Monday, May 18, 2009

Auckland Festi-Vale


The Auckland Writers and Readers Festival is over, I am back to the real world of domesticity and of being Mummy, rather than Vanda, my literary appetite has been beautifully sated and it is good to be home to the smiling faces of three boys (two small, one big) and the cat (who, apparently was the only one to misbehave while I was gone.)

There have been fantastic summaries of the events at the Auckland festival from Beattie's Book Blog, and the Christchurch City Libraries Blog, so I will not go into a blow by blow account of each session I went to, (thirteen!) but more impressions and the most memorable quotes.

Firstly Bouquets and Brick Bats:

Bouquets, to Jill Rawnsley and the organisers for a fabulous festival. Well done, and although I was disappointed there weren't any crime fiction writers, I got over it pretty fast.

Brick Bats... nah.

Opening Night:

When asked about how being awarded prizes affected the writer...

Chimamandra Ngozi Adichie: "When you are sitting at your computer, struggling to write a decent sentance, you don't remember that you won a bloody prize"

Closely followed by Christos Tsiolkas: "Prizes are great for your parents to brag about to their friends."

Passageways:

Anne Thwaite, Joanna Woods and Hamish Keith.

Fabulous session, and did anyone else notice the similarities between Hamish Keith and the larger than life Charles Baeyertz?...

An Hour with Ranginui Walker:

This session was a revelation. The term the Accidental Activist came up during the conversation between Ranginui Walker, Paul Spoonley and Geoff Walker. I came away with a far greater understanding of the man and his part in campaigning for issues affecting Maori in New Zealand. Fabulous.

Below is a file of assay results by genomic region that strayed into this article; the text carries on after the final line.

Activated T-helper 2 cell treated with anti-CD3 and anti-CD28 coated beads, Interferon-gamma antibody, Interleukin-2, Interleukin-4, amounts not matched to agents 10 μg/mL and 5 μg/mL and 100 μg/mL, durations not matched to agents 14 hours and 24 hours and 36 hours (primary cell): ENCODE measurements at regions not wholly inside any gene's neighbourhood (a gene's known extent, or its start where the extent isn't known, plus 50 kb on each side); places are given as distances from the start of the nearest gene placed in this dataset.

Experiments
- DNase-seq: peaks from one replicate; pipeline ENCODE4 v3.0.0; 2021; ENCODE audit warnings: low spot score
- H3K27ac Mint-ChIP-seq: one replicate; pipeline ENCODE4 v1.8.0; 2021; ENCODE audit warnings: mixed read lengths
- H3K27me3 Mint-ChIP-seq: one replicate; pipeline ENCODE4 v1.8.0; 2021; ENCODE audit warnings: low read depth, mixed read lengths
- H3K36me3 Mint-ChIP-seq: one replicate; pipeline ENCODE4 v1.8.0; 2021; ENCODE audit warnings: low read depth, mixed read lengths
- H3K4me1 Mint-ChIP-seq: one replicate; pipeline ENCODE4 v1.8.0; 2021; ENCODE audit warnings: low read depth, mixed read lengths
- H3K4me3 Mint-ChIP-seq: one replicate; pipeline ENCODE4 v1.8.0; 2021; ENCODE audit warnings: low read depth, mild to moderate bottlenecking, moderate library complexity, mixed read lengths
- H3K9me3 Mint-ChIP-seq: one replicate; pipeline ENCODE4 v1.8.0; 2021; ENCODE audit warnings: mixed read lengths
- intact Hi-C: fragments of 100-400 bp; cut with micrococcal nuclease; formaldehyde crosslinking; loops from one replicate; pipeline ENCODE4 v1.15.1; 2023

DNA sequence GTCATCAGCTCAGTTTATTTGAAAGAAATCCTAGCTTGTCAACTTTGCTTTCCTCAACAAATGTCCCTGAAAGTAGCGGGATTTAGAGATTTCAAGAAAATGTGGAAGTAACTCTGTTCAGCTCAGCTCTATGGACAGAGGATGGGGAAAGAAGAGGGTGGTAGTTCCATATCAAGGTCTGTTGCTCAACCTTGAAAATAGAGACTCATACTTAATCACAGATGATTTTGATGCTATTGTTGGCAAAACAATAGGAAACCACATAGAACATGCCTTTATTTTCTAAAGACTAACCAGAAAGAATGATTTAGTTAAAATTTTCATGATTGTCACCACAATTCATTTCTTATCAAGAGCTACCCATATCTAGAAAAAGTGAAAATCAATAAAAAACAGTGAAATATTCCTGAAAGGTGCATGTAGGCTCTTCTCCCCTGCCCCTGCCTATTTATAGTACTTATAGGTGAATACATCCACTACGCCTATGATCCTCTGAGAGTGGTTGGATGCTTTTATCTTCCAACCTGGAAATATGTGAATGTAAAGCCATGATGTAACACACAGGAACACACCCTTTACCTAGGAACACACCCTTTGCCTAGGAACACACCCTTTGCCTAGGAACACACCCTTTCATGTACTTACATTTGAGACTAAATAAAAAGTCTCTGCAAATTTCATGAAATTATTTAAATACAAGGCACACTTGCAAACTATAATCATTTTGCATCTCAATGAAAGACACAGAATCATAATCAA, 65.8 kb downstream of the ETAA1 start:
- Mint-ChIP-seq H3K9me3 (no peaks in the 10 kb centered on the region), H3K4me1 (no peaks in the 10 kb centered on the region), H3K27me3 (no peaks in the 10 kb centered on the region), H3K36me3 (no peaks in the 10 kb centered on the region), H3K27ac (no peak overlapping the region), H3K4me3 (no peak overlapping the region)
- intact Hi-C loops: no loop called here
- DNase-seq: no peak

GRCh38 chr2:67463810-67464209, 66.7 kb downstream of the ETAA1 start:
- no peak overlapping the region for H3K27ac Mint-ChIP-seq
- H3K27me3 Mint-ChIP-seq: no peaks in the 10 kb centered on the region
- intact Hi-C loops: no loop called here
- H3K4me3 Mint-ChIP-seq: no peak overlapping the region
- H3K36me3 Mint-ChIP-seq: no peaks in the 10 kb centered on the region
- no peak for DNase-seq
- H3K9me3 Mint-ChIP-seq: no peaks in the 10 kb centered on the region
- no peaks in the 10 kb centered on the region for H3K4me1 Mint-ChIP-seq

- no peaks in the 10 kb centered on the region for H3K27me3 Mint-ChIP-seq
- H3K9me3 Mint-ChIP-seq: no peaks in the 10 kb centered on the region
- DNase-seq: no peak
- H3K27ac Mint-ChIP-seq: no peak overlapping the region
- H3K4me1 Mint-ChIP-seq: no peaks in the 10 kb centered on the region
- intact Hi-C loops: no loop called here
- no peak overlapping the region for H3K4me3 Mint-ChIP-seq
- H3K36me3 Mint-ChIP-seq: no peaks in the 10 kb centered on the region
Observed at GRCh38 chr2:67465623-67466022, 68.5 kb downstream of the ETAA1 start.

Can you hear me, Whangaparaoa?

This was a special treat, with a selection of readings from the correspondence of Janet Frame and Charles Brasch. What fun, it certainly gave a glimpse into their special relationship, and Janet's mischievous sense of humour. It also gave a very important look into the role Charles Brasch and some of his friends played in financially supporting writers and artists at the time. I certainly hope the trusteees of their estates let us see more of these fascinating and delightful insights. Please!

Short and Sweet:

A little stilted perhaps, but a lovely opportunity to hear short story writer David Malouf, Paula Morris, Charlotte Grimshaw and Owen Marshall read and discuss their craft.

Love, Food Wine and Travel:

My favourite session of the festival, it could easily have been billed as the Sarah-Kate, Nicky and Jim show and be shown on comedy central. Between Dr Evil chairs, lashings of champagne, freezing in dining hovels and the Chairperson giving away the ending it was a lively and fun session.
The comparisons to food kept on coming, including the authors' approach to writing - Sarah-Kate Lynch's being meticulous and over prepared, the baker, and Nicky Pellegrino's chuck it together with whatever's to hand approach. So when Sarah-Kate said when they were "100 years old and in the Havana Home for Bewildered Writers, Nicky could do the main course and I'll do the deserts," Nicky piped in, "and then Jim could come along and spoil it with the ending."

An Hour with Christos Tsiolkas.

What can I say about this session other than fantastic; Christos was very generous with his answers to great questions from the Chair, Charlotte Grimshaw.

Emerging Stars.

Eleanor Catton, Anna Taylor, Bridget van der Zijpp... so young, so eloquent, so beautiful, so talented...sigh...